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Pesticide reporting program on agenda
Herald and News 1/14/07

   SALEM (AP) — When environmental activist Sybil Ackerman sat down for a oneon-one meeting with newly installed House Speaker Jeff Merkley, she couldn’t help but marvel at the setting.
   ‘‘I’ve lobbied for environmental causes for 10 years, but I’d never seen the inside of the House speaker’s office before,’’ Ackerman says of her recent get-together with Merkley.
   Environmentalists contend they’ve been given the cold shoulder by Republicans who ran one or both chambers of the Legislature over the years. Now they are anticipating a new day at the State Capitol with what they call the first ‘‘pro-environment’’ Democratic majority in the House since 1990.
   They plan to use their newfound access — and maybe clout — to push for an expansion of Oregon’s once-pioneering bottle deposit law and a new program to safely recycle the hundreds of thousands of old computers and other used electronic equipment piling up in people’s homes.
   Also on the agenda: a renewed push for a cleanup of the Willamette River; an extension of Oregon’s pesticide use reporting program; and maybe even a ban on field burning by grass seed farmers. It’s hard to predict whether any of those things will win passage. There’s little doubt, though, that the political equation has changed since former House Speaker Karen Minnis and other Republicans were ousted from power in last November’s election.
   ‘‘The difference now is, people are really taking our opinions seriously. We feel like our voice matters,’’ says Ackerman, chief lobbyist for the Oregon League of Conservation Voters.
   Paulette Pyle, a spokeswoman for a pesticide industry group known as Oregonians for Food and Shelter, knows her side is on the outs with the new Democratic majority in the House after years of enjoying especially close ties with Minnis.
   ‘‘We don’t have a lot of stuff that we’re going to be putting into the hopper. We will probably be playing defense this year,’’ Pyle says.
   Senate Republican Leader Ted Ferrioli says even though Democrats regained control of the House in November and retained control of the Senate, they shouldn’t take that as a mandate from the voters to approve everything on the environmentalists’ ‘‘aggressive’’ agenda.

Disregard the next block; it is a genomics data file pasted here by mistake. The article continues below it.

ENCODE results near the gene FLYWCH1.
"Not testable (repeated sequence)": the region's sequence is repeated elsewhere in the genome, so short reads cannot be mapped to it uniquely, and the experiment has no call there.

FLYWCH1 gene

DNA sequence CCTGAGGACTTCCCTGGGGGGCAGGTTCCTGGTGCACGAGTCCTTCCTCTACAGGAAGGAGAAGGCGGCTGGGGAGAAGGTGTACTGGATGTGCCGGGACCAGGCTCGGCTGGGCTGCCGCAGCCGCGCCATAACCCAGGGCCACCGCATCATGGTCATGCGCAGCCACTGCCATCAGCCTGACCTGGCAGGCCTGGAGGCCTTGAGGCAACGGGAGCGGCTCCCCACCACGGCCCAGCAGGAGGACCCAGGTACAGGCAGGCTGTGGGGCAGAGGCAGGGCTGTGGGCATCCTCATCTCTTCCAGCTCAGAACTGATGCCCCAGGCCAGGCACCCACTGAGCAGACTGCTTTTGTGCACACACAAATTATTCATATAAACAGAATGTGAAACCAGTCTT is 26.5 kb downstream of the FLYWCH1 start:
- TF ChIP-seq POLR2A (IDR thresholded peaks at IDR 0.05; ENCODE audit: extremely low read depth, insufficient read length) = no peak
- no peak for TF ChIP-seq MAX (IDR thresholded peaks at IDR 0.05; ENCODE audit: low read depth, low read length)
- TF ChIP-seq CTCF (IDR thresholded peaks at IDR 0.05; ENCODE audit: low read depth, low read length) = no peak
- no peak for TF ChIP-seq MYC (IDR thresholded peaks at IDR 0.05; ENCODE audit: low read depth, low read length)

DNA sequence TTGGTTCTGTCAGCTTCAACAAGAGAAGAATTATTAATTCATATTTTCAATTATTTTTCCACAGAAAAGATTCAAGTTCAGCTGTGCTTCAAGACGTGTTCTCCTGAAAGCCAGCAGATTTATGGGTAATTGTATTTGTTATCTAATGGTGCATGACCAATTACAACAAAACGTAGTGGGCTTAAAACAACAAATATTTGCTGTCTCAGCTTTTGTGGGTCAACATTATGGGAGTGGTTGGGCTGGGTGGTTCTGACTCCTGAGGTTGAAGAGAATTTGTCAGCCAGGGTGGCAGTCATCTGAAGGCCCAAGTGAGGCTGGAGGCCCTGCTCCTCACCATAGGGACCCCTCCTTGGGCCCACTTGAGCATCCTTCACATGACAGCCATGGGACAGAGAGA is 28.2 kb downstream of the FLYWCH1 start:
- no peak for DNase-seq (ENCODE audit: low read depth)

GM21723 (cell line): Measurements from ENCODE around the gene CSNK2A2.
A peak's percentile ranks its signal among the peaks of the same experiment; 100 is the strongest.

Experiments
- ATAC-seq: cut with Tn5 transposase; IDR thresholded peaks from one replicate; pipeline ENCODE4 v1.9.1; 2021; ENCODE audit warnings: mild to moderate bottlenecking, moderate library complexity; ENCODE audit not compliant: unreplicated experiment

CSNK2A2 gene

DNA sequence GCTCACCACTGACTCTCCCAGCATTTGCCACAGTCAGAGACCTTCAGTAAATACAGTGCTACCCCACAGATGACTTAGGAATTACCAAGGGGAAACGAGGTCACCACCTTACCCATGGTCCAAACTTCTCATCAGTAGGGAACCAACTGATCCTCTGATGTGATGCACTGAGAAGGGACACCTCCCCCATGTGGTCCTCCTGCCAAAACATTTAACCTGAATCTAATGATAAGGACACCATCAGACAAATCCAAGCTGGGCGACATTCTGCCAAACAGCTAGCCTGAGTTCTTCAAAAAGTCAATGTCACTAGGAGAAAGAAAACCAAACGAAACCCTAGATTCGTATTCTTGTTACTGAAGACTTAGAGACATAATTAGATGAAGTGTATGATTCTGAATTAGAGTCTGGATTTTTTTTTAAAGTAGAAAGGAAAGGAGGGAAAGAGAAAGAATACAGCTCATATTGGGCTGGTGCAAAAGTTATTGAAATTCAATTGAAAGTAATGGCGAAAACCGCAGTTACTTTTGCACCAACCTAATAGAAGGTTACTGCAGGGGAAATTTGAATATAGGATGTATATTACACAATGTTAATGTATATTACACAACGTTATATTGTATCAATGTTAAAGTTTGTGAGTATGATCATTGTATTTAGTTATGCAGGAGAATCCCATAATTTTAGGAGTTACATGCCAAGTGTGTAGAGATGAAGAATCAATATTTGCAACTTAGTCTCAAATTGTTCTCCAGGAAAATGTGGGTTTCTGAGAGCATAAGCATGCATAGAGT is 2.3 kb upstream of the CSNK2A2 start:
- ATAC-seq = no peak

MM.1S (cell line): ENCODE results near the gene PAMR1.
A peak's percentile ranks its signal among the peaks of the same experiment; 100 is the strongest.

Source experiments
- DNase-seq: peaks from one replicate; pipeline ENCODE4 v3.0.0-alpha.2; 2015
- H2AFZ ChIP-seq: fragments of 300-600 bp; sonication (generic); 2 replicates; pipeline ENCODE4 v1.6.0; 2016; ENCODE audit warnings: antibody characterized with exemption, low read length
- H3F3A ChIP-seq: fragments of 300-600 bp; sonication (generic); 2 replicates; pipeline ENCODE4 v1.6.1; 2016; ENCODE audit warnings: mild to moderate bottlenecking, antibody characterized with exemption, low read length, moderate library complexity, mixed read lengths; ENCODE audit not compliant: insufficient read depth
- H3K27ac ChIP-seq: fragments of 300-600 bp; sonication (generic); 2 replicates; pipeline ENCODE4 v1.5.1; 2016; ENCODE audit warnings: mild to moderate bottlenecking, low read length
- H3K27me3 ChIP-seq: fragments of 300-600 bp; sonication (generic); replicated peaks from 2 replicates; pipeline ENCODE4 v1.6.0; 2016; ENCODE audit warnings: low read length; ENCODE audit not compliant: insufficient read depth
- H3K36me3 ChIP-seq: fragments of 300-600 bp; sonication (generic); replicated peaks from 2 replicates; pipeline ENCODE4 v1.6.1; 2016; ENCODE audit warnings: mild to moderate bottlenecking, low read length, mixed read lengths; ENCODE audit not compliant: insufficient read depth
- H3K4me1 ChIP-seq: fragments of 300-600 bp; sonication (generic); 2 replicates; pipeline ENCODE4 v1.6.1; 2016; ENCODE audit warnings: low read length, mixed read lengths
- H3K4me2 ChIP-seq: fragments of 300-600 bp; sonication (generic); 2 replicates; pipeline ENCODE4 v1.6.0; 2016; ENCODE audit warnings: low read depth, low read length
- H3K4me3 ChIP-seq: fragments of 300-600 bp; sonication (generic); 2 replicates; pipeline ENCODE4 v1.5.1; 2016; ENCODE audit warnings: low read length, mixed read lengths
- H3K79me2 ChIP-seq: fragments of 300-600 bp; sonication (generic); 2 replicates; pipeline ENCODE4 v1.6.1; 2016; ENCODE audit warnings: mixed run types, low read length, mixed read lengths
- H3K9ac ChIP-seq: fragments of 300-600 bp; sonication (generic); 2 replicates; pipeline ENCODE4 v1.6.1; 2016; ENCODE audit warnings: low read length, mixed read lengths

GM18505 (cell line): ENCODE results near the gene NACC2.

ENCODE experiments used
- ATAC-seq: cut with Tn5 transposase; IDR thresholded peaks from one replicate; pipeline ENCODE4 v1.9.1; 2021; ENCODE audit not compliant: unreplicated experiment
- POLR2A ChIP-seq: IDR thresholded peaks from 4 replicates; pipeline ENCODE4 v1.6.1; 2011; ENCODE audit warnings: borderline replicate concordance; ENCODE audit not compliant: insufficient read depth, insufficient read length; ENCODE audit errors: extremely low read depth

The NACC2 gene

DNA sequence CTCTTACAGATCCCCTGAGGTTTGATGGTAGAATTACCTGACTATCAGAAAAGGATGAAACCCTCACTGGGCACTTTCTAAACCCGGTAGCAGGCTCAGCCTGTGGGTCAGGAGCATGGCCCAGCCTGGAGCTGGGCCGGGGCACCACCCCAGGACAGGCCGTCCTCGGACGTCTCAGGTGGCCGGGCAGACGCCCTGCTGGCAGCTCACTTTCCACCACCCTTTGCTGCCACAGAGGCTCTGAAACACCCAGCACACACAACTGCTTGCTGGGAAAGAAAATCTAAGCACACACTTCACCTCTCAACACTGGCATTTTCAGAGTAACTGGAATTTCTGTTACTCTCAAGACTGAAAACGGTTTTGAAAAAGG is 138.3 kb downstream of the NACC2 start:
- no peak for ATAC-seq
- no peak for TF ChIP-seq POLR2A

Environmental warfare
   ‘‘I hope and pray we do not see environmental warfare against Oregon’s small farms and businesses,’’ the John Day lawmaker said. ‘‘Oregonians want balance. People should try to be rational.’’
   With the Legislature now controlled by his party, Democratic Gov. Ted Kulongoski has included in his 2007-09 budget money for improved water and air quality monitoring and enforcement. His proposal places special emphasis on testing for toxins that enter the Willamette River and other waterways.
   Kulongoski made several references to the environment in his inaugural speech on the opening day of the Legislature’s 2007 session. He said Oregonians have a new opportunity to regain ‘‘our reputation as a people who honor our natural environment.’’
   Kulongoski spokeswoman Anna Richter Taylor says that in addition to his budget priorities, the governor is supporting other environmental initiatives, such as updating Oregon’s bottle deposit law to encourage recycling of a greater number of beverage containers.
   ‘‘This is a very promising legislative session,’’ Richter Taylor said. ‘‘For the first time in a long time, there is an opportunity to advance some very important environmental policies.’’
   As the new speaker of the House, Merkley believes there is a lot of public support for ‘‘making our state as clean as we possibly can’’ and that House Democrats will work hard for such things as an updated bottle bill, a program to recycle old computers and a cleanup of the Willamette. Under the previous Republican-controlled House, Merkley said, the governor’s proposal to give the state Department of Environmental Quality more resources to monitor the Willamette River ‘‘would have been dead on arrival.’’
   ‘‘The discussion then would have been about cutting the DEQ’s staff in half,’’ the Portland Democrat said.
   Field burning debate
   Some of the pending bills are sure to spark vigorous debate, such as the one to ban field burning, which some Willamette Valley grass seed farmers use as a method to clear stubble and kill weeds, and which sends huge pillars of smoke into the air each summer.
   The state receives hundreds of complaints about the practice each year from people, especially those suffering from asthma, despite reductions in the annual acreage burned from 320,000 acres in the 1970s to about 50,000 acres in recent years.
   The grass seed industry says field burning accounts for only a tiny fraction of the state’s overall air pollution problem, and that a field burning ban would be an undue hardship on many grass seed growers, who together comprise a $500 million a year industry for Oregon.
   Rep. Paul Holvey, a Eugene Democrat who is sponsoring the field burning ban, says he doesn’t know if there’s enough support to pass the bill but he expects it to at least get a full public hearing. Such a bill likely wouldn’t have seen the light of day in previous sessions run by the Republicans, Holvey said.
   ‘‘That is a change,’’ he said. ‘‘We will be able to at least have a discussion in a public venue about this issue.’’

AP photo/Statesman Journal, Kobbi R. Blair
Oregon first lady Mary Oberst and Gov. Ted Kulongoski paddle down the Willamette River June 4, 2005, as part of a dedication of the first leg of the Willamette River Water Trail.

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